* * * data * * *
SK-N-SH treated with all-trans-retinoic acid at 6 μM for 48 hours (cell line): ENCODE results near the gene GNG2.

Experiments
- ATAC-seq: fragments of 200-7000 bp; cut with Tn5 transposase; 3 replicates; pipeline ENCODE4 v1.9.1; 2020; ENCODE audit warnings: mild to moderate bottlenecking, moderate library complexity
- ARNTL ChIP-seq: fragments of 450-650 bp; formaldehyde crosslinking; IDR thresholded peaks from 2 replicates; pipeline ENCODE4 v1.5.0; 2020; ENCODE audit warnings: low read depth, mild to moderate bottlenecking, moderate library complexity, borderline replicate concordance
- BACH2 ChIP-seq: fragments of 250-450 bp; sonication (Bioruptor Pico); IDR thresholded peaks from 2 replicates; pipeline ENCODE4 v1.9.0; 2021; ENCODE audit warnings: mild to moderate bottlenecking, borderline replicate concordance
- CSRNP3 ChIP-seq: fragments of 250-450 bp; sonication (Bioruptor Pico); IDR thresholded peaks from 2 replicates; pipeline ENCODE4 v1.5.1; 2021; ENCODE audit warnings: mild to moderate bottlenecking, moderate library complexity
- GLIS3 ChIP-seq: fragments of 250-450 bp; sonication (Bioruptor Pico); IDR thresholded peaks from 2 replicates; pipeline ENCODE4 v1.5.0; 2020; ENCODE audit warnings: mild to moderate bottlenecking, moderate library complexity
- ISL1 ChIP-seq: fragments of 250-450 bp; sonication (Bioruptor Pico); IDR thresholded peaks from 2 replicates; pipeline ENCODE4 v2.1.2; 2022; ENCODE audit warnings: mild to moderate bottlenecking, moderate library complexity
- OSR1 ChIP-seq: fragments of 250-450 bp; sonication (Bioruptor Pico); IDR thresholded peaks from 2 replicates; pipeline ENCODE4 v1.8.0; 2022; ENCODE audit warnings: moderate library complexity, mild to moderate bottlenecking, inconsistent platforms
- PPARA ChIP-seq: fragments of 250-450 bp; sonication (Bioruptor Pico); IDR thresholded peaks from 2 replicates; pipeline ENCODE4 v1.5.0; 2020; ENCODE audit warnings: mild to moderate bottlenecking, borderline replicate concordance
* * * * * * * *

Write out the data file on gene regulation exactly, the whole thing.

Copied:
SK-N-SH treated with all-trans-retinoic acid at 6 μM for 48 hours (cell line): ENCODE results near the gene GNG2.

Experiments
- ATAC-seq: fragments of 200-7000 bp; cut with Tn5 transposase; 3 replicates; pipeline ENCODE4 v1.9.1; 2020; ENCODE audit warnings: mild to moderate bottlenecking, moderate library complexity
- ARNTL ChIP-seq: fragments of 450-650 bp; formaldehyde crosslinking; IDR thresholded peaks from 2 replicates; pipeline ENCODE4 v1.5.0; 2020; ENCODE audit warnings: low read depth, mild to moderate bottlenecking, moderate library complexity, borderline replicate concordance
- BACH2 ChIP-seq: fragments of 250-450 bp; sonication (Bioruptor Pico); IDR thresholded peaks from 2 replicates; pipeline ENCODE4 v1.9.0; 2021; ENCODE audit warnings: mild to moderate bottlenecking, borderline replicate concordance
- CSRNP3 ChIP-seq: fragments of 250-450 bp; sonication (Bioruptor Pico); IDR thresholded peaks from 2 replicates; pipeline ENCODE4 v1.5.1; 2021; ENCODE audit warnings: mild to moderate bottlenecking, moderate library complexity
- GLIS3 ChIP-seq: fragments of 250-450 bp; sonication (Bioruptor Pico); IDR thresholded peaks from 2 replicates; pipeline ENCODE4 v1.5.0; 2020; ENCODE audit warnings: mild to moderate bottlenecking, moderate library complexity
- ISL1 ChIP-seq: fragments of 250-450 bp; sonication (Bioruptor Pico); IDR thresholded peaks from 2 replicates; pipeline ENCODE4 v2.1.2; 2022; ENCODE audit warnings: mild to moderate bottlenecking, moderate library complexity
- OSR1 ChIP-seq: fragments of 250-450 bp; sonication (Bioruptor Pico); IDR thresholded peaks from 2 replicates; pipeline ENCODE4 v1.8.0; 2022; ENCODE audit warnings: moderate library complexity, mild to moderate bottlenecking, inconsistent platforms
- PPARA ChIP-seq: fragments of 250-450 bp; sonication (Bioruptor Pico); IDR thresholded peaks from 2 replicates; pipeline ENCODE4 v1.5.0; 2020; ENCODE audit warnings: mild to moderate bottlenecking, borderline replicate concordance